Ultima’s creator creates a new MMO, and it’s built on NFTs

ByJose A. York

Apr 12, 2022

The Ultima RPG series has been fundamental to video games not once, but at least twice. The original series blazed a trail that Western RPGs would follow for decades, and Ultima Online was the testing ground for many of today’s best MMORPG ideas and solutions. Now the series creator is trying the hat trick: Richard Garriott, known to Ultima fans as “Lord British”, is creating another MMO – but this time it will be built using technology blockchain.

Garriott works with longtime collaborator Todd Porter, and the duo say they are well aware of the issues crypto poses with it, both in terms of the technology itself and its reputation with gamers.

“There aren’t really any good NFT games out there right now, in my opinion,” Porter tells us. “I haven’t seen anything that I think really held up the gameplay.” Garriott agrees, and says part of that is because it’s still early days – there hasn’t been enough time since NFTs became a major fad for anyone to develop a title. strong based on technology.

Garriott and Porter’s approach to designing a game with blockchain is different from others we’ve seen, but existing experiments haven’t gone particularly well so far. Hackers got away with $600 million worth of NFT Axie Infinity in March, and NFT marketplace objkt.com records 27 total sales of Ubisoft’s NFT Quartz, which it hit for Ghost Recon Breakpoint a few months before announcing the end of the development of new content. (Ubisoft, however, seems undeterred.)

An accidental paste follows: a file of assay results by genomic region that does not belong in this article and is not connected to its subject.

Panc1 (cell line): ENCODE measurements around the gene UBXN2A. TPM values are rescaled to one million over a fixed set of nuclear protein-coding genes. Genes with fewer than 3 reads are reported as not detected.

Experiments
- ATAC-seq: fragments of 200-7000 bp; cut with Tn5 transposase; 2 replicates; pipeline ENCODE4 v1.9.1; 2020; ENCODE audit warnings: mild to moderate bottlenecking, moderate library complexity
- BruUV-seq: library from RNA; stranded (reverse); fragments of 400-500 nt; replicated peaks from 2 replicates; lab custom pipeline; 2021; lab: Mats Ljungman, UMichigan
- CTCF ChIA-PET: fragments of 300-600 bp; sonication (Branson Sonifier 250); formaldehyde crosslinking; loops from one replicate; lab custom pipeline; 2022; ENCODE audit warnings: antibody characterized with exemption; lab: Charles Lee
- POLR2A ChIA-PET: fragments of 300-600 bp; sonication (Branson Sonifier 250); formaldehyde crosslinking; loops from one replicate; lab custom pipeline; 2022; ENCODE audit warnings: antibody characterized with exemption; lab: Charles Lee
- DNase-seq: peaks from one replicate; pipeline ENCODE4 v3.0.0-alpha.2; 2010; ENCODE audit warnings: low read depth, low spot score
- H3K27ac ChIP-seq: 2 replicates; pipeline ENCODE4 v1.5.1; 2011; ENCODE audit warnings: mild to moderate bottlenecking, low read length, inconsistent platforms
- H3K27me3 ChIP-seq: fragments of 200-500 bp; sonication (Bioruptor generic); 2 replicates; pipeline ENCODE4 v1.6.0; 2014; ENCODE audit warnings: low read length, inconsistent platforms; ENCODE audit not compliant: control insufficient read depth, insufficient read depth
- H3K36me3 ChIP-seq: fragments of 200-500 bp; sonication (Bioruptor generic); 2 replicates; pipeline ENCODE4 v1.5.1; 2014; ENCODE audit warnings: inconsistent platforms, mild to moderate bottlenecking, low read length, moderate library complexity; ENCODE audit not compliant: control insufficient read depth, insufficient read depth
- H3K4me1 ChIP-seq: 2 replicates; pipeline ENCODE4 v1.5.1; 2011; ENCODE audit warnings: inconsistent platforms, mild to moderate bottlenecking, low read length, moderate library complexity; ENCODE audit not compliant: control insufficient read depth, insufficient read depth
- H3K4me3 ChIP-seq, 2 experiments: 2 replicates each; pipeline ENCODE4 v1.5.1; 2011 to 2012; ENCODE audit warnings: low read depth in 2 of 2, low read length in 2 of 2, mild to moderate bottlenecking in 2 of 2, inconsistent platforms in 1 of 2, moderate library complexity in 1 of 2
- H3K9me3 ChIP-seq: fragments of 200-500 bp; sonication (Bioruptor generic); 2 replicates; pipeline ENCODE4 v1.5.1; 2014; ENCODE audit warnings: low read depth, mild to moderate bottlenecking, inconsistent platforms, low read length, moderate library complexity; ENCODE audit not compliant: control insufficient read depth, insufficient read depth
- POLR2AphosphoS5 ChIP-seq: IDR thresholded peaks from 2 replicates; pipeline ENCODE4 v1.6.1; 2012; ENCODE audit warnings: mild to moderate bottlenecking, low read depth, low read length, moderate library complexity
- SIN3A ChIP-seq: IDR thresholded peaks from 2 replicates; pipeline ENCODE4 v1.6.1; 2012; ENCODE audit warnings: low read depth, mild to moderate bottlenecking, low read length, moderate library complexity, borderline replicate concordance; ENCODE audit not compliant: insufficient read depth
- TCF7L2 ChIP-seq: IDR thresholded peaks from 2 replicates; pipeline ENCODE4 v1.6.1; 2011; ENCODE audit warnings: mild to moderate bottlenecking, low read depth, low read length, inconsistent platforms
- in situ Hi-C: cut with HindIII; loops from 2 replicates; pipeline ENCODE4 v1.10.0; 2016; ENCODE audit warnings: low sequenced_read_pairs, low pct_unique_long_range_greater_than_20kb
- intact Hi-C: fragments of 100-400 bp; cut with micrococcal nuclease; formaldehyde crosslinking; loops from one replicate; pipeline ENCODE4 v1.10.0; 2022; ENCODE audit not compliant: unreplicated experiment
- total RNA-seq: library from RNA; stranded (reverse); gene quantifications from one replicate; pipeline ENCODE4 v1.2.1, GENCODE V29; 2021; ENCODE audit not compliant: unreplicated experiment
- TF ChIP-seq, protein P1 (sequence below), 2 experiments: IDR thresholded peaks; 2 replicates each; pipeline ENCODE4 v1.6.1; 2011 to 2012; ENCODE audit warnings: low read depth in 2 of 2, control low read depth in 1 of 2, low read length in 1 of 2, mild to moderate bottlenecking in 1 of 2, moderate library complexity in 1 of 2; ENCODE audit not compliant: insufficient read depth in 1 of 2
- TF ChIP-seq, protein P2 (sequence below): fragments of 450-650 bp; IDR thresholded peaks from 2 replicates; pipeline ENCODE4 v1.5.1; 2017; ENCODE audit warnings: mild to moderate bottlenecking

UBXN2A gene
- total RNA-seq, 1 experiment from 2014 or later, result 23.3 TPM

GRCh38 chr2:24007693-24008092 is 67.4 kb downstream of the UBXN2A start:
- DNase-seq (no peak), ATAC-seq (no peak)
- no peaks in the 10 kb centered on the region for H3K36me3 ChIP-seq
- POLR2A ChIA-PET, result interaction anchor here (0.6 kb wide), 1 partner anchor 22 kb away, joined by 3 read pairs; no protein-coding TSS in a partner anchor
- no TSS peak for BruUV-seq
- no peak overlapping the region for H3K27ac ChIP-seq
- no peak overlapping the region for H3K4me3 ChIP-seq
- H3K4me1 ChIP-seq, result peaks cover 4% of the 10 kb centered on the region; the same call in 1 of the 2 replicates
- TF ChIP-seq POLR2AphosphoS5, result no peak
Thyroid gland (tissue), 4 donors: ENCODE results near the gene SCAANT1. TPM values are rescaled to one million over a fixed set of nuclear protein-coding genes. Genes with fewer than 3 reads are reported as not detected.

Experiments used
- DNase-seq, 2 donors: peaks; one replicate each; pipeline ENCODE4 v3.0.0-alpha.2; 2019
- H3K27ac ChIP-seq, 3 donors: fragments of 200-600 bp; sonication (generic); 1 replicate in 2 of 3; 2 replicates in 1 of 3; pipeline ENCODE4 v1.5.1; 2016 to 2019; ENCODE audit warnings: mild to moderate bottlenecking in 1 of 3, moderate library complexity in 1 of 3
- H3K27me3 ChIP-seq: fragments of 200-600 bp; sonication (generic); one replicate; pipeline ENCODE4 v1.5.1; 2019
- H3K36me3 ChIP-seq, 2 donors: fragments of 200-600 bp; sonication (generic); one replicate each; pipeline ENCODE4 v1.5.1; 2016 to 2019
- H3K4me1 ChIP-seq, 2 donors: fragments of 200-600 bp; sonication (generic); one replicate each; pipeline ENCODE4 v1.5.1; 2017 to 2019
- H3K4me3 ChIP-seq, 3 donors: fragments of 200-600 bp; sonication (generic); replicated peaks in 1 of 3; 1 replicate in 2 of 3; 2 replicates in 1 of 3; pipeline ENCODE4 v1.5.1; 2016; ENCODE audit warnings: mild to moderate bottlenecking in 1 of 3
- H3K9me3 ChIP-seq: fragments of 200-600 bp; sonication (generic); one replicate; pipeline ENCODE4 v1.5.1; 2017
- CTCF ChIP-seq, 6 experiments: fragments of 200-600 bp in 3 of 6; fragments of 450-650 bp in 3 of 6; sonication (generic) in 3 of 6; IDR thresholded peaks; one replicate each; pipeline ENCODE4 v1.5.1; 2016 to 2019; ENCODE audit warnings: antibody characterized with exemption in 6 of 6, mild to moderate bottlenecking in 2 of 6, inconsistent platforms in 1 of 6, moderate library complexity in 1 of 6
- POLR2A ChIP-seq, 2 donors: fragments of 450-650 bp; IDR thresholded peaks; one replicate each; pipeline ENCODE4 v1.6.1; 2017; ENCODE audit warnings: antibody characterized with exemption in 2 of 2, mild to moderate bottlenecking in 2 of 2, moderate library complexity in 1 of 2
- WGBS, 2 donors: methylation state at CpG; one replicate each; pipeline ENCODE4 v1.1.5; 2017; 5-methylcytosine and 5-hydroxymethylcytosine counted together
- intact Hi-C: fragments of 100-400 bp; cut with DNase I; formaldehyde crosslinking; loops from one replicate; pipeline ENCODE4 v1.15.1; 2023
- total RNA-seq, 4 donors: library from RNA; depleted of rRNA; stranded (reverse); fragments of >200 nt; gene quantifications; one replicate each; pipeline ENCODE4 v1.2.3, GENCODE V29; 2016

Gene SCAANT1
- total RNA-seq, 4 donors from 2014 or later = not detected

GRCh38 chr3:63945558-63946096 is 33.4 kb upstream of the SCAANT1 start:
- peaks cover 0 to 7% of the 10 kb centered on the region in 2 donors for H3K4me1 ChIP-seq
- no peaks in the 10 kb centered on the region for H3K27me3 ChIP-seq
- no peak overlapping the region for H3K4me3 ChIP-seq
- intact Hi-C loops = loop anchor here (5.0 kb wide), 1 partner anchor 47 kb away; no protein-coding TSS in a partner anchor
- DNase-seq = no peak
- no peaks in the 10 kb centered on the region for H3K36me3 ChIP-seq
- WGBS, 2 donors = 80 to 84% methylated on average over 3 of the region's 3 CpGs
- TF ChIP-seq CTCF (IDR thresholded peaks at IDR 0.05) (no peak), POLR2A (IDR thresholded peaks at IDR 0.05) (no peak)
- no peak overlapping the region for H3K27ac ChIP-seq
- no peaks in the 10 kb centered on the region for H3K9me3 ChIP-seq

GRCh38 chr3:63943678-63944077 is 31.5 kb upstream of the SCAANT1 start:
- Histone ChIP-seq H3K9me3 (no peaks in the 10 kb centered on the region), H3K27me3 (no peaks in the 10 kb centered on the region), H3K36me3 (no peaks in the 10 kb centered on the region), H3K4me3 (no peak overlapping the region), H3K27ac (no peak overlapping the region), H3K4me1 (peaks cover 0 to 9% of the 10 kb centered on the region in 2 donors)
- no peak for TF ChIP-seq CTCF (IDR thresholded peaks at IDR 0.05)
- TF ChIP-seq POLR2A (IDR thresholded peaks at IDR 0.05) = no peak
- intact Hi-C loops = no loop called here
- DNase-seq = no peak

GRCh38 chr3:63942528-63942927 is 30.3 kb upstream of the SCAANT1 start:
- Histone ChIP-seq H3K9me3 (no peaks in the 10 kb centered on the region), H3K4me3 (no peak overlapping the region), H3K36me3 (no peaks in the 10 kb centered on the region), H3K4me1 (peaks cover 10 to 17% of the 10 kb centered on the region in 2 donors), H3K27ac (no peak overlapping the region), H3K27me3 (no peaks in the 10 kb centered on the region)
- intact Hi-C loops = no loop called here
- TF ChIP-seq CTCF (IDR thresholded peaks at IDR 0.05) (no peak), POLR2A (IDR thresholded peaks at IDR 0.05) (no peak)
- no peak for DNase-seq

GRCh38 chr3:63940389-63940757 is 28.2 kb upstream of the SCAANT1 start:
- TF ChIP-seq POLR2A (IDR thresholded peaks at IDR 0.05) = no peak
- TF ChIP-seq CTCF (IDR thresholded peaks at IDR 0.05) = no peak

The game Garriott and Porter are working on is in the early stages of production and doesn’t yet have an official name, but it will be a modern take on the familiar Ultima format – a top-down isometric fantasy RPG. Porter says they’ve secured traditional sources of funding for the game’s development, but will supplement that with an NFT-based land sale. Players interested in owning part of the game will be able to purchase specific pieces of it as NFTs.

Concept art that Garriott and Porter shared with PCGamesN shows detailed square plots of land that look like they’ve been dug up and lifted from the surface of a miniature fantasy world, complete with layers of topsoil and underlying rock. Some concept art even shows the earth wrapped in pretty golden gift boxes.

Owners will be able to build shops or inns on their property, or even create a portal to a dungeon level they have created.

“Not only that, but the economics of this thing directly benefit you” under this system, Garriott says. “For example, if you’re the owner of an NPC-run pub in town, you might get the economic reward just for helping bring it into existence.”

The plan is to give landowners and owners a high degree of control over what is available on their plots of land. A blacksmith’s workshop can offer unique sword designs, attracting players from all over the world willing to spend a lot of money. It could also have the effect of increasing the commercial value of adjacent parcels.